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Runtime Errors

Example 1: Reading the stack trace of a runtime error

Here’s Palindromes.java. It’s a file that contains a main function for testing & printing, and an isPalindrome function that returns true when its input String is a palindrome.

Unfortunately, this program is buggy. Let’s try to find out what happens when we run it.

public class Palindromes {

    public static void main(String[] args) {
        String input = "hannah";
        if (isPalindrome(input)) {
            System.out.println(input + " is a palindrome.");
        } else {
            System.out.println(input + " is NOT a palindrome.");
        }
    }

    public static boolean isPalindrome(String word) {
        // base case - can't repeat the step of "peeling off first and last letters"
        // when there's only one letter, e.g.:
        // r a c e c a r
        // X X X ! X X X

        if (word.length() == 1) {
            return true;
        }

        // check if first and last are the same
        char firstChar = word.charAt(0);
        char lastChar = word.charAt(word.length());
        boolean firstAndLastMatch = firstChar == lastChar;

        //if they match, recurse on the string without the first and last letters
        return firstAndLastMatch && isPalindrome(word.substring(1, word.length() - 1));
    }
}

Compile the code

The code does compile. That’s a good sign, but it doesn’t mean that our code works, just that it will run.


Run the code

Here’s where the error pops up. Before we think too hard about solving it, we should make sure to note that this is a runtime error, or a bug in our code that causes an error sometime after the program is compiled and started.

Runtime errors usually happen when you try to perform some operation on some data that is outside of an acceptable range of values. An example would be trying to call Math.sqrt(-1), since we can’t represent the square root of a negative number as an int. This looks similar to a Type Error, but a Type Error would lead to a compilation error. You have the right data type in general, but the specific value that you’re using is invalid.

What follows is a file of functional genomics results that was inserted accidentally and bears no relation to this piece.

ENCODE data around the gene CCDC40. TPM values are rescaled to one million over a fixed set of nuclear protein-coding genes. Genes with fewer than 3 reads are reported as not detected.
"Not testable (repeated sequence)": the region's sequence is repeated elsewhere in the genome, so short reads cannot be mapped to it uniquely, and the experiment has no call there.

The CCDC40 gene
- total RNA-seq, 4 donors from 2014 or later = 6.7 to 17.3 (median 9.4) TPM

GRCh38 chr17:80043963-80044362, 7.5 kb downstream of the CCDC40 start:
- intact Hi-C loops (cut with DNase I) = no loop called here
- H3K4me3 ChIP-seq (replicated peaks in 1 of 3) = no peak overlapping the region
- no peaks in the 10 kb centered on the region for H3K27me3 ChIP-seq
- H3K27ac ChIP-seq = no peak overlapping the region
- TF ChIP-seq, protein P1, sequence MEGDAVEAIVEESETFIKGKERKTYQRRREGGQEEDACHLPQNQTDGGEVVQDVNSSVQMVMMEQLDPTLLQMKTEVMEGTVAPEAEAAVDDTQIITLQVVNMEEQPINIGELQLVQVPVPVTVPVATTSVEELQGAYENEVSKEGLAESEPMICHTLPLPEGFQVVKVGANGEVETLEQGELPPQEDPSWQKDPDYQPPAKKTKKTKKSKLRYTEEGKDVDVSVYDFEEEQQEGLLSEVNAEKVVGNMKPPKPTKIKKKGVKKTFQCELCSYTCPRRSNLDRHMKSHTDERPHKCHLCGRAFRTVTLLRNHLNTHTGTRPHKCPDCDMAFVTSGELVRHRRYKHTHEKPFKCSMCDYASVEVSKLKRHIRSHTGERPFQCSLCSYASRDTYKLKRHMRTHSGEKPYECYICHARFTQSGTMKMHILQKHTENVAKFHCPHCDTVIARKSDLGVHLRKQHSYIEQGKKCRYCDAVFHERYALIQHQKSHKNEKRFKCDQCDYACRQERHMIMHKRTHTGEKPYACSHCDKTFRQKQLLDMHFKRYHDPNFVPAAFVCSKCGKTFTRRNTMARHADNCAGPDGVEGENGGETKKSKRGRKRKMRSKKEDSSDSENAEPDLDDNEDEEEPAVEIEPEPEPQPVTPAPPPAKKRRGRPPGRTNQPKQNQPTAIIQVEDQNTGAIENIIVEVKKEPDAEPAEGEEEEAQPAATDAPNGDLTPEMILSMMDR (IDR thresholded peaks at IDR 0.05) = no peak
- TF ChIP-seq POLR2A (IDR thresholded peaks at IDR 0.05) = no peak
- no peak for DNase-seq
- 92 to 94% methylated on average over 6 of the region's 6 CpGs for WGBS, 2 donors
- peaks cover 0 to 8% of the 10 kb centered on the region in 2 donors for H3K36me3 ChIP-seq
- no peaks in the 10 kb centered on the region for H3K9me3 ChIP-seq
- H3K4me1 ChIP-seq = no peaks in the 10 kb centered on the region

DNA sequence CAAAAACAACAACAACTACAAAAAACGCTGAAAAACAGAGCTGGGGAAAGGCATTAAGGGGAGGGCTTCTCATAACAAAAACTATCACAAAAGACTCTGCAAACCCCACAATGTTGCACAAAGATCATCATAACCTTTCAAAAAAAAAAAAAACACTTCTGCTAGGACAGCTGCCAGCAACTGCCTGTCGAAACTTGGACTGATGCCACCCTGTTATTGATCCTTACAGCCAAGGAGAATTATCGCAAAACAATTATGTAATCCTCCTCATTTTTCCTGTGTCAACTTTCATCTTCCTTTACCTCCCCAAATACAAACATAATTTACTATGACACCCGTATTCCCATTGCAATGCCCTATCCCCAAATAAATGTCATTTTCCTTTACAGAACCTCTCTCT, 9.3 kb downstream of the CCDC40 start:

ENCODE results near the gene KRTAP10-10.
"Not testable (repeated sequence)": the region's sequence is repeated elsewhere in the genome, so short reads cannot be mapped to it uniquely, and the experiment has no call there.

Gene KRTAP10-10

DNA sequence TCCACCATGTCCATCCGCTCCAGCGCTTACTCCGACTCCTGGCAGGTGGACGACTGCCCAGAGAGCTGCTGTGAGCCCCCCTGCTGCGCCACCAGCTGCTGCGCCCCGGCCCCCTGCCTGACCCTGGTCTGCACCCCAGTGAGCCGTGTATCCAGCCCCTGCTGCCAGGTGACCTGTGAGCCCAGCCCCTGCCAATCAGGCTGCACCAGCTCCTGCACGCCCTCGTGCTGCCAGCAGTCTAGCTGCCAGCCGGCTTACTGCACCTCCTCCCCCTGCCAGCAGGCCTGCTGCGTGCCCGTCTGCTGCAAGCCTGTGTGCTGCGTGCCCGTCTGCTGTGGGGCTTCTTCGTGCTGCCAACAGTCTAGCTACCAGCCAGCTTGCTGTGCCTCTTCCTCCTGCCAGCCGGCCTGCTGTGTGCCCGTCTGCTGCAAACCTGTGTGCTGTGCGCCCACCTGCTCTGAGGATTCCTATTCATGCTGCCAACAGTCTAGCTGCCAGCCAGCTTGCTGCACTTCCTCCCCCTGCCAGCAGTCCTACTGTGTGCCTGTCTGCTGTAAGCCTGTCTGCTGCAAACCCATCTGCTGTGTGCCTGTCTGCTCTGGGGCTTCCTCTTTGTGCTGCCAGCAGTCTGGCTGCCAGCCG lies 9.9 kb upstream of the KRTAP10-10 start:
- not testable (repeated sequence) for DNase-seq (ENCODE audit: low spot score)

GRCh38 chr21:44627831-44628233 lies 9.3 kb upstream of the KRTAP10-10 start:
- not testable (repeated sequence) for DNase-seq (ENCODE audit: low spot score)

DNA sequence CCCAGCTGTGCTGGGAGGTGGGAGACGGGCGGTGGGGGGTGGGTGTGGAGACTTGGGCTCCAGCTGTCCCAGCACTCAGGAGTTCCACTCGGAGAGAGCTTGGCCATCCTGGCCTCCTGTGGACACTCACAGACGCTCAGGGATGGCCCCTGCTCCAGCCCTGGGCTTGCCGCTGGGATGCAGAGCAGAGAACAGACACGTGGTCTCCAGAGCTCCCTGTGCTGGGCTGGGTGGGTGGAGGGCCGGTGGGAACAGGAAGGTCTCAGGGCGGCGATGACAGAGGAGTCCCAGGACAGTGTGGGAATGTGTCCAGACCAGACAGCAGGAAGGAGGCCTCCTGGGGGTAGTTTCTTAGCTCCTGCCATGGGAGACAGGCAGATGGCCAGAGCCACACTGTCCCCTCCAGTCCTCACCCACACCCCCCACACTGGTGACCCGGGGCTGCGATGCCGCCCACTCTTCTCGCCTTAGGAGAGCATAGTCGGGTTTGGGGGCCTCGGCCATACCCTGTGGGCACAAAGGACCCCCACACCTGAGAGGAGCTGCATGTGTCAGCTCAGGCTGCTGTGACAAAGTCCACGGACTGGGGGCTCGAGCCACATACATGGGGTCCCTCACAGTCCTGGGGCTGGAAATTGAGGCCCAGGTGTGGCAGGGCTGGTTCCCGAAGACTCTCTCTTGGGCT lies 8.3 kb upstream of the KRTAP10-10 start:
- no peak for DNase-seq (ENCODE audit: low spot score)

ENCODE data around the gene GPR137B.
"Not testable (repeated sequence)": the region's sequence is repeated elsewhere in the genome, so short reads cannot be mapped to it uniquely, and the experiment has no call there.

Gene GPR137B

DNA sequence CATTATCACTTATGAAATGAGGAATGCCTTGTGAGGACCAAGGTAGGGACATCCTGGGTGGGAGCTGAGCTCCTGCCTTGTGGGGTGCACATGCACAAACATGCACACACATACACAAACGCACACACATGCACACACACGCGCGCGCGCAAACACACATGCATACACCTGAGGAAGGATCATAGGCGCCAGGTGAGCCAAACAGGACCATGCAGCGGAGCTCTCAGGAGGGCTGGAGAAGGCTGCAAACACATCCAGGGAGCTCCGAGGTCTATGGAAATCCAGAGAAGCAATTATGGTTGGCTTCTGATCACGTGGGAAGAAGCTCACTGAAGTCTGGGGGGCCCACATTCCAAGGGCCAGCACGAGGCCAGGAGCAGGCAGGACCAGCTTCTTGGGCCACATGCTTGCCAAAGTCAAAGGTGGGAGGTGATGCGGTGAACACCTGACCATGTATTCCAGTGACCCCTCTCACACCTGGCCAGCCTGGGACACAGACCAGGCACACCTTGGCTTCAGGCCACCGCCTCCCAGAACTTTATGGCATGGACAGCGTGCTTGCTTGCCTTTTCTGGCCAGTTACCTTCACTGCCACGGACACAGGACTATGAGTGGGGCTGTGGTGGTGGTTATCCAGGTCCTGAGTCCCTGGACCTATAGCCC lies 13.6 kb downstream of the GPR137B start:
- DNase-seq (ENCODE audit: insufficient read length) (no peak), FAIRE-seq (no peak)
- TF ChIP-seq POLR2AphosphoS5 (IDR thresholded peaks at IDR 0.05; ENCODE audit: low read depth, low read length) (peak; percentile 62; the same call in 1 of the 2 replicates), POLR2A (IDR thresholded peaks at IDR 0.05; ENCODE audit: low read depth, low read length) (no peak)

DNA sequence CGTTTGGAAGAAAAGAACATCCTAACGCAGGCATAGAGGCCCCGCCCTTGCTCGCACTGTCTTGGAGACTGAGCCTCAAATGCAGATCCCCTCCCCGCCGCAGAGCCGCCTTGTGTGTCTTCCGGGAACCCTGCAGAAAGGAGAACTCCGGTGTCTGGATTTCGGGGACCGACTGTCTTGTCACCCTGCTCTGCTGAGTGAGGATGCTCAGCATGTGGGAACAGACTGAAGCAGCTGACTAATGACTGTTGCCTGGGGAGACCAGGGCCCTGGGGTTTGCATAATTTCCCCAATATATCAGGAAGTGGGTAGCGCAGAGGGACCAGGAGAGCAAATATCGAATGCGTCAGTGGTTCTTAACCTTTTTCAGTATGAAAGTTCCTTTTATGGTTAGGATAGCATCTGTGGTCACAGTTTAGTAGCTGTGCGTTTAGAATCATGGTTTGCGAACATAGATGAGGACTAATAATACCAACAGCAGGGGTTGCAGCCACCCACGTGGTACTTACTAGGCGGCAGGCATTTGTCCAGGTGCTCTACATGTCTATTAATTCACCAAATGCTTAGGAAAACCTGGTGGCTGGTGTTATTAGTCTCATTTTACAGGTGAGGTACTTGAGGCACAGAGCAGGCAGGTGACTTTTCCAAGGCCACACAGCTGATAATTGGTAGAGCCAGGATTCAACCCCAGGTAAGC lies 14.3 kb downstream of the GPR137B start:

Our first step on seeing a runtime error like this should be to break apart the message that’s printed.


Understanding the Error Message

Here’s our error message.

Exception in thread "main" java.lang.StringIndexOutOfBoundsException: String index out of range: 6
        at java.lang.String.charAt(String.java:658)
        at Palindromes.isPalindrome(Palindromes.java:24)
        at Palindromes.main(Palindromes.java:5)

How do we read it?

1. We start by examining the STACK TRACE.

The stack trace is the series of “at statements” printed at the bottom of your exception. It shows the sequence of functions that were called leading up to your error.

We start at the bottom, as this is the first function called. Here that’s main, which makes sense: main is always the entry point to Java programs. We see at the end of the line (Palindromes.java:5), meaning that main called another function on line 5. To see what that function is, we look to the next line up.

The stack trace has the first (outermost) function call at the bottom. Each line number in a line of the stack trace refers to the line where the next function was called. The next function is directly on top of the previous, and the last function to be called before the error crashed the program is at the top of the trace.

The next line up indicates that main calls isPalindrome. Following the same pattern, we find that isPalindrome calls another function on line 24. That function (from the next line up!) is charAt. This brings us to the top of the stack trace, and it means that we’ve found the function call that crashed the program: charAt. Moreover, we know that the specific call to charAt that crashed the program lives on line 24.

2. Next, we look to the name of the exception to tell us what actually went wrong.

Exceptions are how Java tells us that we hit a runtime error. We say that exceptions are “thrown” by Java when the underlying bug causes the program to crash.

The name of this exception is StringIndexOutOfBoundsException. Let’s break it apart to get some insight as to why this exception was thrown.

StringIndexOutOfBoundsException, like its array counterpart, is a remarkably common error. Recall that a String is essentially a sequence of chars (characters), and that we can index it with charAt to ask for the character at a particular position. Like all indexing in Java, indices start at 0, meaning that "Harry".charAt(0) == 'H', "Harry".charAt(4) == 'y', and trying to ask for an index smaller than 0 or larger than 4 would throw a StringIndexOutOfBoundsException.

If a String s has a length of n, i is a valid index for s.charAt(i) if 0 <= i < n.

3. Finally, let’s look at the Exception Description Java gives us.